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What are Government Soft Landings (GSL)? | The B1M


Buying and moving into a building that has
been specifically designed for your use should be a fantastic experience. The trouble is there’s quite often a gap
between the Client’s expectations and the performance of the asset that is delivered. The British Government want to change this
and have developed something called Government Soft Landings or GSL (just to give you another
acronym to remember). This is quite different to some of the more traditional forms of soft
landings you might have heard of before, although it is based on some of the same principles.
It’s an approach that aligns the interests of design and construction with those of operational
asset management and the built asset’s ultimate purpose. Because the people that build, own or buy
buildings aren’t doing it for fun. They are doing it to support a desired outcome:
to run a business, to run an organisation or to have somewhere to live. The building
process is just a small part of a much bigger picture, but it has a huge influence on how
we are able to live our lives. That’s why it’s so important to get it right and to
consider the long term goal you’re trying to achieve with a particular project. When that happens across society at a national
and international level, we can improve the overall quality of the built environment that
we are all living and running organisations in. The Government Soft Landings (GSL) approach
starts right at the very beginning – in fact before the beginning – when an organisation
are identifying a need that they feel could be addressed by a construction or civil engineering
project. It requires the desired outcomes, measures
of success and the user or operator’s needs to be clearly defined. The design and construction of the asset,
a number of key measures and the asset’s operations are then considered at every stage
of the project lifecycle. That could be high-level portfolio benchmarking at inception, establishing
the key objectives, performance indicators and operating budget at the first information
exchange, testing and modelling at the second with development of the operational strategy,
validation of proposals and market engagement at the third and the process of handover,
training and operational mobilisation at the fourth. The fifth information exchange point sees
the process of monitoring and evaluation formalised in the first of three Post Occupancy Evaluations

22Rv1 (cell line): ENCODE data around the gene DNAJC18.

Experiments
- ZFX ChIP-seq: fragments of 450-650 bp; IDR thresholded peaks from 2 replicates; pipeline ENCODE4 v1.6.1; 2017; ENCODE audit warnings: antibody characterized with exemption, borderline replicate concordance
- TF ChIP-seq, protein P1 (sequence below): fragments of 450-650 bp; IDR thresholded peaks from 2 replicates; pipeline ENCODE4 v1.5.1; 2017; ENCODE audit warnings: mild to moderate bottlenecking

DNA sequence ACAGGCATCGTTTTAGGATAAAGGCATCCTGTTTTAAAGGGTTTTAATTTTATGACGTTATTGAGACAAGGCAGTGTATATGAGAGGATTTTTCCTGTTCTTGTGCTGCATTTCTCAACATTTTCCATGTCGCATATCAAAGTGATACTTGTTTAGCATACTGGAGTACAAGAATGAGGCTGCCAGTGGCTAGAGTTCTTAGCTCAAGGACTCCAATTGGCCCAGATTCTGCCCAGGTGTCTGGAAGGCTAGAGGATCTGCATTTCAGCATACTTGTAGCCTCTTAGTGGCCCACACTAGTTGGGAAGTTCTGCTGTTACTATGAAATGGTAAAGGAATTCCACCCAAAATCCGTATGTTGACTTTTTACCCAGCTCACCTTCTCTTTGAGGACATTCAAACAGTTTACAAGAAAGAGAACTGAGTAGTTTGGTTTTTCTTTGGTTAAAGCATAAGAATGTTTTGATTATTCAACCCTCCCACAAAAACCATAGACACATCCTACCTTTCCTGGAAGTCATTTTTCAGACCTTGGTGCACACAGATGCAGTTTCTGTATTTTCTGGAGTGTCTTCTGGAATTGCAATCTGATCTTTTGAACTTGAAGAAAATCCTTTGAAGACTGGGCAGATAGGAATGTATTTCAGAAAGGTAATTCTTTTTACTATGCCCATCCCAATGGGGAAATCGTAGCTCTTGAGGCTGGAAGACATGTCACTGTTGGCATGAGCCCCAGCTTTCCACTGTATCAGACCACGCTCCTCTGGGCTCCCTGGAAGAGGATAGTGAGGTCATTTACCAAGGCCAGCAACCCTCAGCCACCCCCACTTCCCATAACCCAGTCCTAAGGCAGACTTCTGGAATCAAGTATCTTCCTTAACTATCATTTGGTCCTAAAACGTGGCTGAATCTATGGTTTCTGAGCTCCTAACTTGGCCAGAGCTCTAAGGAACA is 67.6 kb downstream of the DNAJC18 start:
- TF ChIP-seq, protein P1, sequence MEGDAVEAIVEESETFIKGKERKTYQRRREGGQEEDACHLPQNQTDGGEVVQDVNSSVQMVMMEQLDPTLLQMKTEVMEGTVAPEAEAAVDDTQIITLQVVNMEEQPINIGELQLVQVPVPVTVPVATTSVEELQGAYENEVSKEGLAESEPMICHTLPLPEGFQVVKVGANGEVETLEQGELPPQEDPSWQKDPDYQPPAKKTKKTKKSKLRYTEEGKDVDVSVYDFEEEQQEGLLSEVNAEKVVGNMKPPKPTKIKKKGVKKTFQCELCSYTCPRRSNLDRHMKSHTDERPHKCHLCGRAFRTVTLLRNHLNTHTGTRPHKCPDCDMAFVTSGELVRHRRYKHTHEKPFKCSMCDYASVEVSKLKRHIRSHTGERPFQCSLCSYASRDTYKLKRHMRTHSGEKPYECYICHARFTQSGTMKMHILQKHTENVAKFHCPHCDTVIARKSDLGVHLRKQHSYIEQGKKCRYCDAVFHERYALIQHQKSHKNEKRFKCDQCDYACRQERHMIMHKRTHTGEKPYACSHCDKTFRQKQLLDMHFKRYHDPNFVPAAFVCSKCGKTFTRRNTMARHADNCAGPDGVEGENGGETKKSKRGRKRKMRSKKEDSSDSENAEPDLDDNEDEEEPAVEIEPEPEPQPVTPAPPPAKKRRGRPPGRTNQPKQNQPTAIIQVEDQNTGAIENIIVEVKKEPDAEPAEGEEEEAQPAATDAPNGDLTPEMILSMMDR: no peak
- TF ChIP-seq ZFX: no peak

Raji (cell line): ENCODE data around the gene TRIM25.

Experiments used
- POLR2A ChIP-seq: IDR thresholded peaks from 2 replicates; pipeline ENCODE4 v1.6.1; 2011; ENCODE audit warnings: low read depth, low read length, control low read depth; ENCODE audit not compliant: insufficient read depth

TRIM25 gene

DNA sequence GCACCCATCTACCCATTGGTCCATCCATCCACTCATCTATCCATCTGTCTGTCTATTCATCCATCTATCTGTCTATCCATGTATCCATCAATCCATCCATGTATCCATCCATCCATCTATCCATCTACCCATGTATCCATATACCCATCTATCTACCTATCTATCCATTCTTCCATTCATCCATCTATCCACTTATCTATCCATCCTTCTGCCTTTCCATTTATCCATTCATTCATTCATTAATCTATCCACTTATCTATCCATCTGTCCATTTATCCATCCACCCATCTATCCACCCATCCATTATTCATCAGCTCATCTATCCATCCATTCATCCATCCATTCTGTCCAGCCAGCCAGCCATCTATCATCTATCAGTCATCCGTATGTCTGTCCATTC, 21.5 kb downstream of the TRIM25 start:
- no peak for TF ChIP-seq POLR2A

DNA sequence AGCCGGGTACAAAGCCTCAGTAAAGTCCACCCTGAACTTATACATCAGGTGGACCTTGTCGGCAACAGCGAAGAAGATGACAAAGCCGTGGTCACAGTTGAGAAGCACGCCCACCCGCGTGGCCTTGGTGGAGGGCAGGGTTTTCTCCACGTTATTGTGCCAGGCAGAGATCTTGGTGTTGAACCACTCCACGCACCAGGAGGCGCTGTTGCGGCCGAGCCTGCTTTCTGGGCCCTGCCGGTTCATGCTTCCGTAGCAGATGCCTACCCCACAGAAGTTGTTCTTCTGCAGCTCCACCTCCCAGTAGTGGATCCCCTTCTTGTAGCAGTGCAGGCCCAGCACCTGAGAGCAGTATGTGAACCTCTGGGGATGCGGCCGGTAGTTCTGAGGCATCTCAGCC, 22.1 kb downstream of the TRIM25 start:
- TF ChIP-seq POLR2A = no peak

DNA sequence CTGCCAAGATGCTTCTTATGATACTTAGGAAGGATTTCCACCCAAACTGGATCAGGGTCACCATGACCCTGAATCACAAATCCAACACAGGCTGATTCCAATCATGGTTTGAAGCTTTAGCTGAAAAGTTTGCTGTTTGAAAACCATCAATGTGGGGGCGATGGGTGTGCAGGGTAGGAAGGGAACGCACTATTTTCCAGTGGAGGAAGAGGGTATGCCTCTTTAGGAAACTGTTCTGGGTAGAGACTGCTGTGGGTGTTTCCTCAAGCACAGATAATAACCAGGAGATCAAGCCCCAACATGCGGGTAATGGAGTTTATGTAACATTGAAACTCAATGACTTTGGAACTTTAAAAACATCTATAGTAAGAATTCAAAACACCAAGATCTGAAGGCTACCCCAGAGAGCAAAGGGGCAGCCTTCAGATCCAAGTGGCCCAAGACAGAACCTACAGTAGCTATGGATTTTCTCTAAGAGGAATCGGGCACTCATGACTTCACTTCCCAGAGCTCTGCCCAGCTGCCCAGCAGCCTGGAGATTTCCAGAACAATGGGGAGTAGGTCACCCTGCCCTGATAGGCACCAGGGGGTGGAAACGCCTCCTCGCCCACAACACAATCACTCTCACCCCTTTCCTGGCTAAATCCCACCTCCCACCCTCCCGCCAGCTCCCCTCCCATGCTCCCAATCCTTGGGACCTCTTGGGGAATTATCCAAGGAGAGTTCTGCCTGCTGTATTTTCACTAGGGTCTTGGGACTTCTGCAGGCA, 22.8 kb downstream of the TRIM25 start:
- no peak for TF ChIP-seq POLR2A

(POEs) one year after the project’s completion. This is followed in year two by a second POE
and with the capturing of lessons learnt in a final POE three years into the operation. The process allows actual performance data
to be collated and compared against the planned targets. The outcomes of all the Post Occupancy
Evaluations are fed back to benefit future projects. These two points, along with clearly defined
outcomes, measures and needs from day one, form part of what the British Government call
the GSL ‘Golden Thread’ that should run through the entire approach. The Golden Thread requires:
Early engagement of end users right from the outset and throughout the project delivery
process with a strong focus on commissioning, handover and training. The appointment of a Government Soft Landings
Champion within an existing project team role to ensure that this engagement and focus is
maintained. The setting of clear environmental, social
and economic targets and measures for the project. And those Post Occupancy Evaluations so that
we can see the actual outcomes and learn how to improve. The alignment of different objectives under
the GSL approach means that the needs of the end-user, are considered and addressed throughout
the design process. Designers and contractors become involved with the building beyond its
completion ensuring that handover is smooth and operators are well trained. Optimum performance
becomes the focus of the whole team. A Government Soft Landing means clients get an asset that
truly supports their desired business outcomes, because that’s everyone’s focus right
from day one. An important point to note is that implementing
the GSL approach requires better planning and integrity in the project process but that
doesn’t mean increased work or increased costs. In fact using GSL effectively will
save Clients money as their assets will almost instantly perform at their optimum level. So what has this got to do with building information
modelling (BIM)? Well if you’ve seen some of our other clips you’ll have spotted the
similarities between what BIM is trying to achieve and the GSL approach, and that is
why the British Government has linked them so closely together. In fact they call it
“GSL, powered by BIM” with the strapline “BIM + GSL=Better Outcomes”. So project and operational management teams
working in a BIM environment are in a perfect position to take advantage of the GSL approach. You can learn more about Government Soft Landings
and how to successfully implement the approach at this link. Have a go and let us know how
you get on in the comments below.

Stephen Childs

3 Comments

  1. love these info vids. quick shots to keep you on track. Clearly explains the 'Golden Thread'

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